Mobile phones – a curse or a blessing? Well, frankly speaking it just depends how each and everyone of us who have one, use it. For a start I believe most people do not use the available security methods. For instance if you have a VPN this can work on multiple (usually about 5) electronic devices. My phone automatically switches to the VPN. You ought to switch off Bluetooth and NFC (Near Field Communication) if not needed. Apparently Apple Pay does not allow NFC to be switched off. Google Pay does. Most important don’t forget to set a proper password. Use the three word or more system and perhaps intersperse the words with a symbol as well! If you are afraid you will forget your passwords, look at a password manager. The best free one is Bitwarden, there is a paid for one as well but the free one is more than sufficient for most users. Bitwarden will need a master password so use one you will remember as it is the ONLY one you will have to.
Insofar as Google use is concerned I learned from a TV documentary that there are criminals now using this to hoodwink users. In some fashion when in your searches on the web you have clicked on a ‘promising’ website it may have been hijacked. It pays to be vigilant. My mantra is – Do not act on advertisements in any way. If you are interested in a product, by all means look at the adverts but then leave the website and then visit the company's website separately. At least you will know you are where you want to be and not on a site from criminals. The other good safety you can have is a Yubikey. I use one and this way your Google account cannot be used by anyone else. Your key can also be used with mobile phones (via NFC). A simple tap will identify you. It costs some £60 but it is worth every penny. You can set up the key with a host of companies as well. I have to say that the UK is a bit behind with companies that can work with the Yubikey. Tesco for instance, although they are working on it.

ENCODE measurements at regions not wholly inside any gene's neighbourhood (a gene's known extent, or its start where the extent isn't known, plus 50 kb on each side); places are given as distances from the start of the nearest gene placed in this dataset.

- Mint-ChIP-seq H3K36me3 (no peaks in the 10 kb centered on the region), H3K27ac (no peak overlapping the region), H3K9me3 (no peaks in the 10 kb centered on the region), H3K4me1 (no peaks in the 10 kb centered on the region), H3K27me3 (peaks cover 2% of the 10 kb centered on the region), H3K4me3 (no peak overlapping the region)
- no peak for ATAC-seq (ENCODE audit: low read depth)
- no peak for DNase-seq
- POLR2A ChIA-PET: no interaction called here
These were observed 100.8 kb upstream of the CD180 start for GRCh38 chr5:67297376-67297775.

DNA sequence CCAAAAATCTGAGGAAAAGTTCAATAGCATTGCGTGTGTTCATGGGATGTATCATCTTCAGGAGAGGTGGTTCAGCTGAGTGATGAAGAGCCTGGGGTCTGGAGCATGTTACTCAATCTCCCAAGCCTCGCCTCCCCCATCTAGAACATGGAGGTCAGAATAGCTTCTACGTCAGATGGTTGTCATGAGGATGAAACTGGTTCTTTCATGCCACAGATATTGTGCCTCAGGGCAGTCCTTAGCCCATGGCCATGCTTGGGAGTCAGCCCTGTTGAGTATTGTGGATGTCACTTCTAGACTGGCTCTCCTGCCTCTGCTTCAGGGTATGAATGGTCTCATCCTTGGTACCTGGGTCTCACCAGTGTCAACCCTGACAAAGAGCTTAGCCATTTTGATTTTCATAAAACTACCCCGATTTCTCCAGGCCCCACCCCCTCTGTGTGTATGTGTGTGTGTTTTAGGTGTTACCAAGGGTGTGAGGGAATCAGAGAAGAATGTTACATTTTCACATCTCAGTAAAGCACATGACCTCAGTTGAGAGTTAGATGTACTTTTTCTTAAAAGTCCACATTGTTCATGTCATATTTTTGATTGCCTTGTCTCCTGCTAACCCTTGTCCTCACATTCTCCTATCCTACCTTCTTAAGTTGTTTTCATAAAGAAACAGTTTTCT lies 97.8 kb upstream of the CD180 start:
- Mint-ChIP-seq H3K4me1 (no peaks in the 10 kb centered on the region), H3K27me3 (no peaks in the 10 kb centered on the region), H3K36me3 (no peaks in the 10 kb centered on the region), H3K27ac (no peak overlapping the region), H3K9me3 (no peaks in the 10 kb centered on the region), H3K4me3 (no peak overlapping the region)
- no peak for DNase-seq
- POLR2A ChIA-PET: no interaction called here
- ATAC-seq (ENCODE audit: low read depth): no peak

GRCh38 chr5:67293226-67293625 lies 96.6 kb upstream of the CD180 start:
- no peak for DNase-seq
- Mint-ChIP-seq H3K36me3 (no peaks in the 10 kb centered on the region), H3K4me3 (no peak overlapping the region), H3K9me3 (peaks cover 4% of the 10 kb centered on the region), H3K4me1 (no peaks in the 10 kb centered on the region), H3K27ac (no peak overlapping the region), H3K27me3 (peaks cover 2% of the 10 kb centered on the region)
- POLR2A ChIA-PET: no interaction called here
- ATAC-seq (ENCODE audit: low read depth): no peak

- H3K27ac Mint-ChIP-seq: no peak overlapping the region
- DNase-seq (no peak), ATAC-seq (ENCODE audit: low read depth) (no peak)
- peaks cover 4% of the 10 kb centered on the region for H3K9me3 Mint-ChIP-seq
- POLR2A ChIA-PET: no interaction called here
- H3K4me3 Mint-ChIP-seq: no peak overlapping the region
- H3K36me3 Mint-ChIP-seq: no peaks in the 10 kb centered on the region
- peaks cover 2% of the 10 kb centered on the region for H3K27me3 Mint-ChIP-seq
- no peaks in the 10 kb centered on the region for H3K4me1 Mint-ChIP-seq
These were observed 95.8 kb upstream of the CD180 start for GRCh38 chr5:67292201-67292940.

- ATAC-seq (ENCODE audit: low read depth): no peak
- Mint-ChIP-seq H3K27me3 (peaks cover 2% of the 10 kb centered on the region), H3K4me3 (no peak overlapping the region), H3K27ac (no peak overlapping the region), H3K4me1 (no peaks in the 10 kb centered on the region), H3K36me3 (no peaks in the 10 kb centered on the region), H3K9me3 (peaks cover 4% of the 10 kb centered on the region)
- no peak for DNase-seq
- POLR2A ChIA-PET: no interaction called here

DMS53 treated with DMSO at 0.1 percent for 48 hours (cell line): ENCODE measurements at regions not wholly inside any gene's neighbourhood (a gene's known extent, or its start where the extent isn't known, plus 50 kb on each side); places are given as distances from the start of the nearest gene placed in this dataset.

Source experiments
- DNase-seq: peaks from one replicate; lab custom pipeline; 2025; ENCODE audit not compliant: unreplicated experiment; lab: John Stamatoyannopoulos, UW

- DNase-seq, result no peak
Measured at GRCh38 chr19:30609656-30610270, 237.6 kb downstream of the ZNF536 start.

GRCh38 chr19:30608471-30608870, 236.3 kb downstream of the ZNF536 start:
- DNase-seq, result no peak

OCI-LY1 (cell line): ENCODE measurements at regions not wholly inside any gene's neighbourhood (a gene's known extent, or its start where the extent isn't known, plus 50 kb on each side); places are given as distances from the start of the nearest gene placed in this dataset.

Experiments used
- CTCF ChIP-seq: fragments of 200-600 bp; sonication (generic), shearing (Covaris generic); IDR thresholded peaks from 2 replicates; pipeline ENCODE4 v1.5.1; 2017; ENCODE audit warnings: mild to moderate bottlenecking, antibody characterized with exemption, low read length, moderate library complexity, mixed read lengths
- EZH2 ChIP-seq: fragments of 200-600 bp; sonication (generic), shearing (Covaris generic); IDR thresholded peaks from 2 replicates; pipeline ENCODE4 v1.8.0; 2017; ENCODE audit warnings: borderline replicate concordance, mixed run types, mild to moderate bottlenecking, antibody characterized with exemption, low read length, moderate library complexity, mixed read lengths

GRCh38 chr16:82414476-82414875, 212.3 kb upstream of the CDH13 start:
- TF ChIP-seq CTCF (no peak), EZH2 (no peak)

Tesco has finally allowed GPay (Google Pay) and as long as you possess a phone with NFC capability (not all cheaper mobiles have the technology) you can pay with your phone and also link your ‘Clubcard’. In fact you can link all your bank cards. It is therefore doubly important to have a strong screenlock pincode. Today you may see what is known as a QR Code, a sort of block image you point your phone to and it will load a webpage. I would advise users NOT to use this unless you’re 100% sure it is genuine. Fraudsters have used QR Codes already and even if you think you are logging in to your bank you are directed to what looks like your bank but isn’t. I do not use QR Codes by choice. If I want to go to a website I will always first and foremost use their URL( Uniform Resource Locator), the correct website address. Remember, fraudsters if impersonating a company, use an address that looks almost the same but invariably there are differences. It pays to be vigilant, your mobile is a gateway to the world but like any gate it can be entered from the other side! So don’t leave it open!
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